Increasing profit from N, P, and K fertiliser inputs

This project is delivering knowledge that will enable grain producers to maximise the profit they achieve from the application of nitrogen (N), phosphorus (P), and potassium (K) fertilisers to crops.

Building new knowledge for a changing cropping landscape

Empowering growers with greater confidence for nutrient management in grain production

Extensive long-term field trials

Taking advantage of large datasets to provide the best evidence.

Translating laboratory and glasshouse experiments

Optimising crop nutrition from different scales of research work.

Strong industry and grower partnerships

Working alongside fertiliser providers, agronomists, and farmers.

Integrating nutrient management

Better recommendations for diverse farming contexts.

Latest project news and knowledge

Project objectives


This project is enabling a better understanding of soil physical and chemical properties on nitrogen supply to crops. Work is helping understand the forms of phosphorus in WA cropping soil, as well as the level of soil potassium required in loamy soils to avoid crop deficiency.


Research is giving growers knowledge about what factors have the greatest influence on yield response to fertiliser.


The project is unravelling the influence of preceding crops and fertiliser management on available nutrients in the current year. Work is also determining the most accurate soil test method for plant-available nutrients, and the level of leaching losses in WA cropping soils. The project is investigating the impact of potassium application strategy on profit.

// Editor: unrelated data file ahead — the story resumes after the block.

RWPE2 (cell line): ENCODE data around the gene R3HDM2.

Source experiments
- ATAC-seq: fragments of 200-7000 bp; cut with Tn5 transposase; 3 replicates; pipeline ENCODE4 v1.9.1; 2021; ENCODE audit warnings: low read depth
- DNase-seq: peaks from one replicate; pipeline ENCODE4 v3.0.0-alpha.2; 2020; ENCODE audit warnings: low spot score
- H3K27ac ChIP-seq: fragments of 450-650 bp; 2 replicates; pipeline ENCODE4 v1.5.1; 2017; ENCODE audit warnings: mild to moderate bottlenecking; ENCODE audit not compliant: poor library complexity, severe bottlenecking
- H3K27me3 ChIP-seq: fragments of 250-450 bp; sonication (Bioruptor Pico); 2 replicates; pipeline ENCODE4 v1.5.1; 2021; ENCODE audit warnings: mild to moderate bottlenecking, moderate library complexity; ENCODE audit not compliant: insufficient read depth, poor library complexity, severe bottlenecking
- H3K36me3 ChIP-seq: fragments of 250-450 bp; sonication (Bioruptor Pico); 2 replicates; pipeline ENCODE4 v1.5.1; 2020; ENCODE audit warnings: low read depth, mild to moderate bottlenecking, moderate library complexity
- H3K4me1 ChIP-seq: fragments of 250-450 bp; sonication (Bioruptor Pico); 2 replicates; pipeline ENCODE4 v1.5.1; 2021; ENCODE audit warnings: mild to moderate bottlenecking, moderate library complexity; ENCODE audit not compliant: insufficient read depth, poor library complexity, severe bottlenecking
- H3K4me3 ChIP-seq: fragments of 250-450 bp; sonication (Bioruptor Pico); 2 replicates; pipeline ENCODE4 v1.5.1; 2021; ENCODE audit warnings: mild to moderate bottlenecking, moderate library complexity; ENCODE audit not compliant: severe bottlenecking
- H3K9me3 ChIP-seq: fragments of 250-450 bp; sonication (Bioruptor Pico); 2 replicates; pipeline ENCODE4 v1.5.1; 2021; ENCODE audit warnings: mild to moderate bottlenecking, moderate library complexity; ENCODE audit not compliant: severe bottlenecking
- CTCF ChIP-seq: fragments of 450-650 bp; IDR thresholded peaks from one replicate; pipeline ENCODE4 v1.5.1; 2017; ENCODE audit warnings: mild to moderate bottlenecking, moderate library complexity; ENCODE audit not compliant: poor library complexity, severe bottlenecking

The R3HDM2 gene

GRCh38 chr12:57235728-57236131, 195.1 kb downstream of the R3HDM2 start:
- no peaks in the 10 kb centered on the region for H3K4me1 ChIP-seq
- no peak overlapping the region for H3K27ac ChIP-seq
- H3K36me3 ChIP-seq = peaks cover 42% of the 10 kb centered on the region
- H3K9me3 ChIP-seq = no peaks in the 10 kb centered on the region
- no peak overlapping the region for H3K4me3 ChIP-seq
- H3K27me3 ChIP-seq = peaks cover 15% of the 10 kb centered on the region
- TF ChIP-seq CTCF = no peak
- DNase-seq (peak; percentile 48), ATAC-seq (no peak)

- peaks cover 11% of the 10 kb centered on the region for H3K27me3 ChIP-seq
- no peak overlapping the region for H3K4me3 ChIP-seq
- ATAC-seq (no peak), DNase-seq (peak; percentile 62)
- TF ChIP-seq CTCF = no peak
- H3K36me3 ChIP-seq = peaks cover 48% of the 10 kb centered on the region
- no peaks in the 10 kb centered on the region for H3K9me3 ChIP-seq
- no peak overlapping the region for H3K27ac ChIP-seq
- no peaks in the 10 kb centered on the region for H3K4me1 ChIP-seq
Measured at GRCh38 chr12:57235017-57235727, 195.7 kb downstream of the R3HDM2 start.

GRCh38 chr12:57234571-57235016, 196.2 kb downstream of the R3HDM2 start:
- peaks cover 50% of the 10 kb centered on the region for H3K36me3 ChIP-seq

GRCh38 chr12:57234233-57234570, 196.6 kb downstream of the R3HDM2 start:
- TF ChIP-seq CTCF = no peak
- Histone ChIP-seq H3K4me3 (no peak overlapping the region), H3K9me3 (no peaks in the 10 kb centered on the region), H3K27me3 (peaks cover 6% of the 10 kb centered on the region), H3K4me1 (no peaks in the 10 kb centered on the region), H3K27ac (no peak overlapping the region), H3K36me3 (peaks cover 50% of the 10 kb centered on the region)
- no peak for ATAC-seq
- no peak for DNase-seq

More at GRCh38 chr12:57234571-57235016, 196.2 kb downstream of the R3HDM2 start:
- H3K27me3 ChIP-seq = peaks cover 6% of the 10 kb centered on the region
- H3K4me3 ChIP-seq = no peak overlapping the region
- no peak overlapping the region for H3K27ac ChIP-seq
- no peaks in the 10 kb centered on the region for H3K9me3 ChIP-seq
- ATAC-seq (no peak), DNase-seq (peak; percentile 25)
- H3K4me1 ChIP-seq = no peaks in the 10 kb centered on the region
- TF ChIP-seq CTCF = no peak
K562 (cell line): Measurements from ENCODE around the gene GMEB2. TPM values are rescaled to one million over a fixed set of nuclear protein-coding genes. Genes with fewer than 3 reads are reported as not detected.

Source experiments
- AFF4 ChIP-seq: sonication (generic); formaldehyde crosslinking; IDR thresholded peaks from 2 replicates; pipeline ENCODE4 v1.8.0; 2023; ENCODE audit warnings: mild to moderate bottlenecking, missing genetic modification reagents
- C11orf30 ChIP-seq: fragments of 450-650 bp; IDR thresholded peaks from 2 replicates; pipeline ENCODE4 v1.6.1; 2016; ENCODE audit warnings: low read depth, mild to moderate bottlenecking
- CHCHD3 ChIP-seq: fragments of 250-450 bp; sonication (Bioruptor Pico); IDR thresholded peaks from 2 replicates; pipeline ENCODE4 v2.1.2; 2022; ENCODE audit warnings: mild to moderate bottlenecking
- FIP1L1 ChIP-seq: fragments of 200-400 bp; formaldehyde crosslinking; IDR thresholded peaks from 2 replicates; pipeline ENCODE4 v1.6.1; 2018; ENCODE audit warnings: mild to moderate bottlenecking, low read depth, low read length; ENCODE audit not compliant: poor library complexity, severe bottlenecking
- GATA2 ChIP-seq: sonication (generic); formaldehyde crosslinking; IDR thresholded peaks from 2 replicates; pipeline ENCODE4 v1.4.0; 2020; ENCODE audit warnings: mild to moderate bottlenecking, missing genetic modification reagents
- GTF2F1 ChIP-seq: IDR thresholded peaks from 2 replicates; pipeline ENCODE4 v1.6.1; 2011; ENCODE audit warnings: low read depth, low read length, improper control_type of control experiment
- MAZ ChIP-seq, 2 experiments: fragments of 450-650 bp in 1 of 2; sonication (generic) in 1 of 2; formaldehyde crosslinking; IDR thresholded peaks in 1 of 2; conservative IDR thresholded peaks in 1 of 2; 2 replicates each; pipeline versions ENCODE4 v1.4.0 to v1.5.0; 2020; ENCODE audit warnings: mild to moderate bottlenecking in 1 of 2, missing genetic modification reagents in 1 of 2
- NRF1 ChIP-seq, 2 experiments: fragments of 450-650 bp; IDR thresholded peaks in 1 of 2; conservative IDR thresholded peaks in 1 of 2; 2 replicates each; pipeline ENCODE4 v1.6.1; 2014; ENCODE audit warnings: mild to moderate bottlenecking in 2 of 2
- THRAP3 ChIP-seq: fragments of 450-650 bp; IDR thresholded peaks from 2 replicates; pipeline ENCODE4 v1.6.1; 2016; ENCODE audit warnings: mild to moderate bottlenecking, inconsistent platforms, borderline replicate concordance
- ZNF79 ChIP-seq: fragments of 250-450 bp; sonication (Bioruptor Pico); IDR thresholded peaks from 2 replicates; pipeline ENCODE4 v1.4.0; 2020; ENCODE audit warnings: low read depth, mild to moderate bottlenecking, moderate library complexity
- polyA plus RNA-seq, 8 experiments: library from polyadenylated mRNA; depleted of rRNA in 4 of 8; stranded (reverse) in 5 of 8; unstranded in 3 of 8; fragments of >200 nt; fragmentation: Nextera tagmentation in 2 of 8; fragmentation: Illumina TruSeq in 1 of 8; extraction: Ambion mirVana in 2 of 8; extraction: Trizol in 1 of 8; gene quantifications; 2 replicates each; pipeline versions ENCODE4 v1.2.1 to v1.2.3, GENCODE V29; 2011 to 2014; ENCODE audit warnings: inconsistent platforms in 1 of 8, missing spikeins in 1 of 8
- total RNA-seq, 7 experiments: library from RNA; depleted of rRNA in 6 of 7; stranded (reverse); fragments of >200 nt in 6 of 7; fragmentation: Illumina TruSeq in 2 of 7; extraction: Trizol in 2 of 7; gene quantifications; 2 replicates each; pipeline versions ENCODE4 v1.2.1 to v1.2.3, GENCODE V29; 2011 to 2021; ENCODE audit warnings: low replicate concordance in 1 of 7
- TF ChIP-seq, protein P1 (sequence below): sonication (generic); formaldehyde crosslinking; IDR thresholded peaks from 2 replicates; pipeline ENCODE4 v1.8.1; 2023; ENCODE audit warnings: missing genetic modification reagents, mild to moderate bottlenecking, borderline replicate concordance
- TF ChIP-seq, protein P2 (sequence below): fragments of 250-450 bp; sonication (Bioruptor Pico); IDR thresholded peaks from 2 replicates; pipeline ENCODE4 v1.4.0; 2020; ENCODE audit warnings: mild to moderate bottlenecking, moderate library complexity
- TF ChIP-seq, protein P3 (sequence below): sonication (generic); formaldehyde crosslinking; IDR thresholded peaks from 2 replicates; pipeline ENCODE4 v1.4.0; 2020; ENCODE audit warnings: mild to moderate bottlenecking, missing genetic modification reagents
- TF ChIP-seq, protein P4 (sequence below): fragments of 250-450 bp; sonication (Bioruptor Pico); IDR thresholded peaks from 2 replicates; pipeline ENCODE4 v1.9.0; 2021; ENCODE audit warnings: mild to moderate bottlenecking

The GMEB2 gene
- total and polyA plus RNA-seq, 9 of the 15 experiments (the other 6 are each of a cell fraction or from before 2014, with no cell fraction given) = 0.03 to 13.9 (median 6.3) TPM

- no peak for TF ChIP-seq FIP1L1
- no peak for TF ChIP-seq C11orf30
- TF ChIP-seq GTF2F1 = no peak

Research is being applied to find the economically-optimum range for nitrogen and phosphorus dose response curves, informing the level of precision required in fertiliser rates.


Project background

The current evidence used to support N, P, and K decisions is inadequate and has led to a lack of confidence that needs to be better supported with updated knowledge.

The evolving cropping sequences in the Western Region require specific advice that improves precision in nitrogen (N), phosphorus (P) and potassium (K) fertiliser decisions.

Decision gaps exist in N, P and K fertilizer management because of climate and systems changes since most crop nutrition knowledge was obtained. Annual winter rainfall has declined and the number and size of rainfall events in autumn has decreased (Hope et al., 2006; IOCI, 2002). 

Soil P has accumulated across much of the region with a recent survey showing that 70% of soils have soil P levels above the critical concentration for 90% of maximum production (Weaver and Wong, 2011). N and K decisions are problematic and negative balances are common for these nutrients (National Land and Water Resources Audit, 2001).

Research team

  • Craig Scanlan (DPIRD)
  • Daniel Murphy (Murdoch University)
  • Zed Rengel (The University of Western Australia)
  • Richard Bell (Murdoch University)
  • Frances Hoyle (Murdoch University)
  • Raj Malik (DPIRD)
  • Gustavo Boitt (The University of Western Australia)
  • Miaomiao Cheng (Murdoch University)
  • Qifu Ma (Murdoch University)
  • Wayne Pluske (Equii)
  • James Easton (CSBP)
  • Andreas Neuhaus (CSBP)
  • Mark Gherardi (Summit)
  • Louise Barton (The University of Western Australia)
  • Liz Petersen (Advanced Choice Economics)


Have a question about the project?

Contact the project team to learn more about its findings and potential applications to your context.

Project lead: Craig Scanlan, Senior Research Scientist at Department of Primary Industries and Regional Development


This project is supported by a Grains Research and Development Corporation (GRDC) co-investment. Other funding and in-kind support was provided by the Department of Primary Industries and Regional Development (DPIRD), Murdoch University, The University of Western Australia, and industry partners CSBP and Summit Fertilisers.

GRDC Project Code: UMU1801-006RTX